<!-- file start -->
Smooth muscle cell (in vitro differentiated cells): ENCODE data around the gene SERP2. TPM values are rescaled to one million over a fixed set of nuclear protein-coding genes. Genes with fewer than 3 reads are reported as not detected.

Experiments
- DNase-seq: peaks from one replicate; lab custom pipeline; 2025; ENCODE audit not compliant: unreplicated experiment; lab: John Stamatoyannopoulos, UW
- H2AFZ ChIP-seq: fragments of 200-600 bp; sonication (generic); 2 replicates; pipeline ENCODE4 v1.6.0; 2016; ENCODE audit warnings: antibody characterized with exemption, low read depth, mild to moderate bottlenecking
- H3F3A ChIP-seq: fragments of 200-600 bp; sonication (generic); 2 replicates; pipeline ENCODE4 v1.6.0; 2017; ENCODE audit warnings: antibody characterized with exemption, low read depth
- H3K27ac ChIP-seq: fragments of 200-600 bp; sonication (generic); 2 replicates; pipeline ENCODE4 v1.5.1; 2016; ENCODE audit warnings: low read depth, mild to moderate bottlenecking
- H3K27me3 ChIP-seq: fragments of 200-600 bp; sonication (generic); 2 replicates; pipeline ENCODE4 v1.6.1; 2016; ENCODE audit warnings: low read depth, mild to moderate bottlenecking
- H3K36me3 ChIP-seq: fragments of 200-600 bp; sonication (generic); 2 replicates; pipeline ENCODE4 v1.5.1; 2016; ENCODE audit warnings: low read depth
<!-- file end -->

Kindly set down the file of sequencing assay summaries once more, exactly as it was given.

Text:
Smooth muscle cell (in vitro differentiated cells): ENCODE data around the gene SERP2. TPM values are rescaled to one million over a fixed set of nuclear protein-coding genes. Genes with fewer than 3 reads are reported as not detected.

Experiments
- DNase-seq: peaks from one replicate; lab custom pipeline; 2025; ENCODE audit not compliant: unreplicated experiment; lab: John Stamatoyannopoulos, UW
- H2AFZ ChIP-seq: fragments of 200-600 bp; sonication (generic); 2 replicates; pipeline ENCODE4 v1.6.0; 2016; ENCODE audit warnings: antibody characterized with exemption, low read depth, mild to moderate bottlenecking
- H3F3A ChIP-seq: fragments of 200-600 bp; sonication (generic); 2 replicates; pipeline ENCODE4 v1.6.0; 2017; ENCODE audit warnings: antibody characterized with exemption, low read depth
- H3K27ac ChIP-seq: fragments of 200-600 bp; sonication (generic); 2 replicates; pipeline ENCODE4 v1.5.1; 2016; ENCODE audit warnings: low read depth, mild to moderate bottlenecking
- H3K27me3 ChIP-seq: fragments of 200-600 bp; sonication (generic); 2 replicates; pipeline ENCODE4 v1.6.1; 2016; ENCODE audit warnings: low read depth, mild to moderate bottlenecking
- H3K36me3 ChIP-seq: fragments of 200-600 bp; sonication (generic); 2 replicates; pipeline ENCODE4 v1.5.1; 2016; ENCODE audit warnings: low read depth